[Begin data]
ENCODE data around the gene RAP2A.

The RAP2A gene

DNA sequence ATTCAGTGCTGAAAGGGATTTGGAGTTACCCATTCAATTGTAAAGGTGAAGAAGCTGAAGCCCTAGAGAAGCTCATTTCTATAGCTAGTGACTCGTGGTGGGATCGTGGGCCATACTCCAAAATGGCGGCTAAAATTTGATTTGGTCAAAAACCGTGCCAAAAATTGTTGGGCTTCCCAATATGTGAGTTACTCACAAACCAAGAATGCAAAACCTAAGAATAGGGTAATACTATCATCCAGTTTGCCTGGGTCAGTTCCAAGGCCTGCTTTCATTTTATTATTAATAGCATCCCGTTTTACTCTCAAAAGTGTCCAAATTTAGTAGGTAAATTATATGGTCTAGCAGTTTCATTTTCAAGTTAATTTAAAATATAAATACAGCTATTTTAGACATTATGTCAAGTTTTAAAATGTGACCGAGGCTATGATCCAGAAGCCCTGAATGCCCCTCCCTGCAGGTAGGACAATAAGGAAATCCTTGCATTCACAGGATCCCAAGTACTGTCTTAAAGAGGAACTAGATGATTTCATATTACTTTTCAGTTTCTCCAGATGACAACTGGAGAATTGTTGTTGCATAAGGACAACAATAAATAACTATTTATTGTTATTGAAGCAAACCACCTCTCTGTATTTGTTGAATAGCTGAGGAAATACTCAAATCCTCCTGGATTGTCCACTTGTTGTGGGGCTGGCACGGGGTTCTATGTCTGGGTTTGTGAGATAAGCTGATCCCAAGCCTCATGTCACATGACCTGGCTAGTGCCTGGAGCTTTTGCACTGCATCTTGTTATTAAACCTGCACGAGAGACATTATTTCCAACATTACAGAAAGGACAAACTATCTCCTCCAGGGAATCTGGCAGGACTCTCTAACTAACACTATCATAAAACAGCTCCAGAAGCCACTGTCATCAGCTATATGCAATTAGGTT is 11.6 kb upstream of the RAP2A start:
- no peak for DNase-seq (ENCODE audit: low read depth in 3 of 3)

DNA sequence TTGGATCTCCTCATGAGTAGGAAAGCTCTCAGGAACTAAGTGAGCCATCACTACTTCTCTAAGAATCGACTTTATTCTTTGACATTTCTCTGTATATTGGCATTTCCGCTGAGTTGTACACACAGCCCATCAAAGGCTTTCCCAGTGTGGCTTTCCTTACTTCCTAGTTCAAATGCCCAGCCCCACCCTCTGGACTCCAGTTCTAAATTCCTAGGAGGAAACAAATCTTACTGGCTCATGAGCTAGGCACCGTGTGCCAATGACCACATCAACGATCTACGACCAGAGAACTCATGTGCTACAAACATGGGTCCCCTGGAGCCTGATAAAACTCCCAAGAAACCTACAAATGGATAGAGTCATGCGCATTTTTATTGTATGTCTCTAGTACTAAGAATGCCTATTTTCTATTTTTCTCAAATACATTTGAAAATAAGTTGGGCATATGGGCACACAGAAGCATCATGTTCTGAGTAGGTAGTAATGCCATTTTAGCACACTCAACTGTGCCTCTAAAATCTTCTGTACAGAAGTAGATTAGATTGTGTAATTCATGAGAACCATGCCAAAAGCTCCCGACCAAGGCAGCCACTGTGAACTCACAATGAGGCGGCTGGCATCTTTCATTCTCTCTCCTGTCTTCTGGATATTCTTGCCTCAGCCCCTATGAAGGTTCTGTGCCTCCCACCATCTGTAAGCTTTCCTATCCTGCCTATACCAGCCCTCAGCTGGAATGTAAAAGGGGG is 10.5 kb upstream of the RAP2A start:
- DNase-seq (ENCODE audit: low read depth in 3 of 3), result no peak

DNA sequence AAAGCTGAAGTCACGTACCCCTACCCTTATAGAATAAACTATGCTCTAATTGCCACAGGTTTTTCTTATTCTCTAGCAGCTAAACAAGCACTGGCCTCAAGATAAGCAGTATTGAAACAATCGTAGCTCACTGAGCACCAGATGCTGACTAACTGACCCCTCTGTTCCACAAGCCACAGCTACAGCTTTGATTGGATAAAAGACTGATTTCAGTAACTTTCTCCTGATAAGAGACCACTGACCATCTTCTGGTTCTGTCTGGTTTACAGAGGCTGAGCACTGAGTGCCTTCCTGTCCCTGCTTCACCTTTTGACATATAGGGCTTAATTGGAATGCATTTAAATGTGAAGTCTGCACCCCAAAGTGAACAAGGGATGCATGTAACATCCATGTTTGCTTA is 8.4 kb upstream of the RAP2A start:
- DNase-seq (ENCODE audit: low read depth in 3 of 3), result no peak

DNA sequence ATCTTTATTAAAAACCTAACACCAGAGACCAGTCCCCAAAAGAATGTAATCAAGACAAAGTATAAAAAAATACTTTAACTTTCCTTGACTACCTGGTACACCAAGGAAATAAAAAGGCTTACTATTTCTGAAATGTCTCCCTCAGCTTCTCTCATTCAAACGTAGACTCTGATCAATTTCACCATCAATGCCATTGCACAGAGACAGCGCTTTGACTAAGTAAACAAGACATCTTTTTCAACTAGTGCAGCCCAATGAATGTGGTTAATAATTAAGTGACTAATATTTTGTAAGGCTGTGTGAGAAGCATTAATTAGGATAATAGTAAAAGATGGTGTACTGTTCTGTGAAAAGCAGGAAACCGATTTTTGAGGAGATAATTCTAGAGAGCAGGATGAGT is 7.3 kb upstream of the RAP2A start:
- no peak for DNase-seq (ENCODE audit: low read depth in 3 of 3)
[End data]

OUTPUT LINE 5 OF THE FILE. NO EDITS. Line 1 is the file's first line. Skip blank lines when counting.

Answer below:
DNA sequence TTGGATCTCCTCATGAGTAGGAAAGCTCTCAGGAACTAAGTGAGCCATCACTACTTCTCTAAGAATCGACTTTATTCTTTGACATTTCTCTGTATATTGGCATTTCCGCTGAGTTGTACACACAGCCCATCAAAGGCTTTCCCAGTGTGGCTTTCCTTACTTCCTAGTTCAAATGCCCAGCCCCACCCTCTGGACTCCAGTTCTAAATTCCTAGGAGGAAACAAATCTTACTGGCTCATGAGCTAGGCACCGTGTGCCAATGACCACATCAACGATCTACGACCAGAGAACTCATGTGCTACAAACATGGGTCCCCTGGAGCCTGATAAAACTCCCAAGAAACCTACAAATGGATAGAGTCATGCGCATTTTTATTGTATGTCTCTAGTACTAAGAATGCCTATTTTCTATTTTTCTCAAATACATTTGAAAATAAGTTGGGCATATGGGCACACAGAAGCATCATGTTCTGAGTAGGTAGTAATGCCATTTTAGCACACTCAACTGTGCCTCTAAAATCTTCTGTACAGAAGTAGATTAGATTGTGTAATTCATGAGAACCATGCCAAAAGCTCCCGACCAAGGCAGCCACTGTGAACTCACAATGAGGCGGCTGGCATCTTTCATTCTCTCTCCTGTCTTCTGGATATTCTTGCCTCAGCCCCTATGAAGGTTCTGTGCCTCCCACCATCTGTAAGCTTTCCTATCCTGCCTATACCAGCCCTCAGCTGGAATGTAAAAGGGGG is 10.5 kb upstream of the RAP2A start: